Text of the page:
Overlooking the city you’ll find three great museums, an awesome place atop the hill for photos, and you can stand at 0° longitude.
For no admission price you can visit the permanent exhibits at the National Maritime Museum to see ship models and plans, maps, navigational instruments and even Lord Nelson’s jacket (still with the hole made by the musket ball that killed him at the Battle of Trafalgar).
Then it’s on to the Queen’s House to visit 22 rooms filled with beautiful art spanning 400 years, including a portrait of Queen Elizabeth I and the Great Hall ceiling.
Finally the Astronomy Centre at the Royal Observatory, with its 4.5 billion year-old meteorite (that you can touch) is free too. There are several other buildings at the Royal Observatory,and the Prime Meridian courtyard, that have an admission fee but between these three museums and the great view you will have lots to do for free. To get a free photo on the Prime Meridian look for the sign on the outside of the wall that surrounds the Meridian Courtyard- 0° longitude isn’t just inside the courtyard where you have to pay to wait in line for a photo!
All this for free AND it’s a UNESCO World Heritage site. Too cool!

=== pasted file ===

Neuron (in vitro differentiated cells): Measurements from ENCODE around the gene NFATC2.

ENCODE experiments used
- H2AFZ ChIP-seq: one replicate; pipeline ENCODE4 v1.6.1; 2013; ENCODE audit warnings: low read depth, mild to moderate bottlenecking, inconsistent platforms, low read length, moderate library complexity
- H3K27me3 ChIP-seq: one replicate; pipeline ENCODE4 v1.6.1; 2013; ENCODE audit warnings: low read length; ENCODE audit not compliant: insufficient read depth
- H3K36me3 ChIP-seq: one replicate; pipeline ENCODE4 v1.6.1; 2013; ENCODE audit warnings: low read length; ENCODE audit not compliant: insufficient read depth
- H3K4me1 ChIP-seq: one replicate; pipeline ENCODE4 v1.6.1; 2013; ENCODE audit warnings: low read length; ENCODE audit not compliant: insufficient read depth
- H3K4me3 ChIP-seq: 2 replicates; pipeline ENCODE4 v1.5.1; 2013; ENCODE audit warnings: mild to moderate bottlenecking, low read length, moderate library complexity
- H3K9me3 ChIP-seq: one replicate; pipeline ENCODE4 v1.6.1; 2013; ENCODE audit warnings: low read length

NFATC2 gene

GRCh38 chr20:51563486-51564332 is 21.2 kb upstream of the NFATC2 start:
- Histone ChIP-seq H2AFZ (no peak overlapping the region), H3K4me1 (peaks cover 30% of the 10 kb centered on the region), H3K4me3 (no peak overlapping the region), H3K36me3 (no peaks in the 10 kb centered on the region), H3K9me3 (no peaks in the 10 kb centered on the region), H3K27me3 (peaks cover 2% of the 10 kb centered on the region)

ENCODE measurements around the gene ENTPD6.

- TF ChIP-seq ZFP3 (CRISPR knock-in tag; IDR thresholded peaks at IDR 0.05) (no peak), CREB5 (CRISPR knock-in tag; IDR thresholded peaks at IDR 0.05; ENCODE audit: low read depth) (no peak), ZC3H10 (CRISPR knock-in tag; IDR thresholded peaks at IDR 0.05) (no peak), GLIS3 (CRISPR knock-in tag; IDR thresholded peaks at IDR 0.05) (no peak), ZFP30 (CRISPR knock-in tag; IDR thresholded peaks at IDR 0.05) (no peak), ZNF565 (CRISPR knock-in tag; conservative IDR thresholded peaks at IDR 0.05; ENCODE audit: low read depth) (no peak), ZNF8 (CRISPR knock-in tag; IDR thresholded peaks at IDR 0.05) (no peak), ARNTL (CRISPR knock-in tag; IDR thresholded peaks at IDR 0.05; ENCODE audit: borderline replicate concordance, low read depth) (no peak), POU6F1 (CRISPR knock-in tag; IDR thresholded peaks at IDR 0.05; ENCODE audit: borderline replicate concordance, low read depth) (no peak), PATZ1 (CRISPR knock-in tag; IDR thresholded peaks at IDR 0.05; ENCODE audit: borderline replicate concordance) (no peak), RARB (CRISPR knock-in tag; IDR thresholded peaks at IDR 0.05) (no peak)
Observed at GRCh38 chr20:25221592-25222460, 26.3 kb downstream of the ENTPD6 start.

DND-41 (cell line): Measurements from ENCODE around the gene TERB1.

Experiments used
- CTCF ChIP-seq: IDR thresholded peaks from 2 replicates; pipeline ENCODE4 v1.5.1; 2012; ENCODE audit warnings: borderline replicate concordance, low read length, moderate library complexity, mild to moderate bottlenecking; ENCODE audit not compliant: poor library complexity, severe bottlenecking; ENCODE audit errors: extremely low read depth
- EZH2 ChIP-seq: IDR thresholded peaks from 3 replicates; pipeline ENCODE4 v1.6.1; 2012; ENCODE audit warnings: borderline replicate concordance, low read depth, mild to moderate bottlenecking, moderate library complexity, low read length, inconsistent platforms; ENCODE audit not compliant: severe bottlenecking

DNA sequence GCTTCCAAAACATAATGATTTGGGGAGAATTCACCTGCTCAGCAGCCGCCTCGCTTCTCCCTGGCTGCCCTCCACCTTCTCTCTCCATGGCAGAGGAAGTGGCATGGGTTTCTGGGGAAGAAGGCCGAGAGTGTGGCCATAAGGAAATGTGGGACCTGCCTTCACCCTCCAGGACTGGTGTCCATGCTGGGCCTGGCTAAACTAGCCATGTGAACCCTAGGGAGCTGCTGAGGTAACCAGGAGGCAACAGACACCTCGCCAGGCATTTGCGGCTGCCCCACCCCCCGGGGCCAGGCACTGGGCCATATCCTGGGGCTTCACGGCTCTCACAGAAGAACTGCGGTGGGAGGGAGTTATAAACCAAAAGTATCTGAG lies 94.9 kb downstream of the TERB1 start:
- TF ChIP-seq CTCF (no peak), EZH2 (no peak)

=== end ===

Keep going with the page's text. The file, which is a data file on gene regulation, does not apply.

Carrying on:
London has several famous bridges that are beautiful, and all free to visit. There is the Millennium Bridge, also known as the “Wobbly Bridge“, that spans the river between the Globe Theatre and St. Paul’s Cathedral and is for pedestrians only. From here you can walk along the South Bank all the way to the Tower Bridge, which although not free to enter, it is free to admire its beauty and watch it lift if you plan ahead (lift schedule here).
When you’re in the Westminster area you can get great photos of the Houses of Parliament and Big Ben from the Westminster Bridge. For a bit of fun check out the shadows that the decorative openings on the sides of the bridge make on the sidewalks when the sun is sitting just right in the sky. Oh my! *blush*
Finally check out a very unique architectural design in the Rolling Bridge– a pedestrian bridge at the Grand Union Canal at Paddington Basin that rolls up to allow boats through. If your visit doesn’t allow you to see it open or close you can see it in action on this YouTube video.
Related Post: An Iconic Symbol of London: The Tower Bridge
Changing the Guard